Since 2008, the Highway Trust Fund (HTF) has spent $55 billion more than it takes in. This persistent overspending has caused some politicians to call for an increase in the gas tax. Before even considering increasing the gas tax, politicians should implement reforms to ensure that current gas tax revenue is spent efficiently. With hundreds of thousands of dollars of HTF outlays recently going to projects like squirrel sanctuaries and driving simulators, there is much work to be done.

2015 Projection of the Highway Trust Fund & Transit Accounts

Start-of-year balance: $3 billion
Revenue and interest: $39 billion
Outlays: $53 billion
Cumulative shortfall: -$10 billion
Spend gas tax revenue efficiently
Before the federal government asks drivers to hand over billions more in the form of a federal gas tax increase, elected officials should ensure that current HTF outlays are spent efficiently.
Trust fund revenues should be spent on roads, not bike paths or subways. In 2010, nearly 17 percent of all HTF outlays went to transit programs in six major cities:  Chicago, San Francisco, New York, Boston, D.C., and Philadelphia
Repeal the Davis-Bacon union handout: Due to the arcane Davis-Bacon law, federal construction contracts require the government to pay workers 22 percent above market wages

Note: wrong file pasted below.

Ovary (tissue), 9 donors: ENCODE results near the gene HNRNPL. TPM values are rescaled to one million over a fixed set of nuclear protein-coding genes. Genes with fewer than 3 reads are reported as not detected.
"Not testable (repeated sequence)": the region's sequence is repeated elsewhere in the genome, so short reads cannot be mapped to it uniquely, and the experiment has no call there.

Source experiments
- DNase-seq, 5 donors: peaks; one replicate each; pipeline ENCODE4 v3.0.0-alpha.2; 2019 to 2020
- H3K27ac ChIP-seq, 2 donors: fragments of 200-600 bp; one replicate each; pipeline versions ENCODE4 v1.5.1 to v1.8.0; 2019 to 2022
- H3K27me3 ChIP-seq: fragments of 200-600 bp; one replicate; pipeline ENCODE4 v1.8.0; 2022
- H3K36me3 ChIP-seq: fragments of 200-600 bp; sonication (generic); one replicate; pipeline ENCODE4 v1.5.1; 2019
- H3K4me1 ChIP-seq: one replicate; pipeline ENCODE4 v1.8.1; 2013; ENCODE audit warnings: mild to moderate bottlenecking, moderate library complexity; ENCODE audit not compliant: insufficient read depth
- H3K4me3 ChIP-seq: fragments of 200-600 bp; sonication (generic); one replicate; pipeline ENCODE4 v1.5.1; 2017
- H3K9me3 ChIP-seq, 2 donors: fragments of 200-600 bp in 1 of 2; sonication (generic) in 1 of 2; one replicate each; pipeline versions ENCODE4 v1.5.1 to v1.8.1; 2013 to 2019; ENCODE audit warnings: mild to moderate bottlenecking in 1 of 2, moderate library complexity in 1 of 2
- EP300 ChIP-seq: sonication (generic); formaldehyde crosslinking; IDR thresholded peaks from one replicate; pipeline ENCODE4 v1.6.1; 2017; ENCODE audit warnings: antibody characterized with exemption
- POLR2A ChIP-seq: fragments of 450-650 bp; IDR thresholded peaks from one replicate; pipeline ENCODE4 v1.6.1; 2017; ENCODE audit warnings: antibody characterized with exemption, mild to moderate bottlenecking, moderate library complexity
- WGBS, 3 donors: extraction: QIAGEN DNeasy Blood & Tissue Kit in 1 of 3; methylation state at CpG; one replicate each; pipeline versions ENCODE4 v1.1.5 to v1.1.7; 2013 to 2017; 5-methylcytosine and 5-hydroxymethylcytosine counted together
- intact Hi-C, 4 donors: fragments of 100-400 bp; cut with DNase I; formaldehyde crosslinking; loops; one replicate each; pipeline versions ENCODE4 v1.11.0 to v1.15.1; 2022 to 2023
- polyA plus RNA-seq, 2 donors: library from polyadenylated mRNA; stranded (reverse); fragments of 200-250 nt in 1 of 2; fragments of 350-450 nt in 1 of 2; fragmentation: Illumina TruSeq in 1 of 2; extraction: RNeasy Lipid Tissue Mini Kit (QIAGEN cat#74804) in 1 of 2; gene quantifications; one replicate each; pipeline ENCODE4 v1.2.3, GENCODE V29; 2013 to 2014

Other ways to fund the Highway Trust Fund
Dedicate revenue from new oil and gas development to the HTF: In 2011, Speaker Boehner proposed a plan that would authorize expanded oil and gas production, and used the revenue to supplement the gas tax in paying for infrastructure projects. Studies show that full development of America’s OCS could lead to $200 billion in government revenue that could be used to finance the HTF.
Devolve the trust fund to the states: The federal government should not in the business of building roads. States already collect gas taxes and should be responsible for maintain their infrastructure. Senators Rubio (R-Fla.) and Lee (R-Utah) and Rep. Graves (R-Ga.) in the House have introduced the Transportation Empowerment Act that almost entirely returns infrastructure maintenance to the states within five years.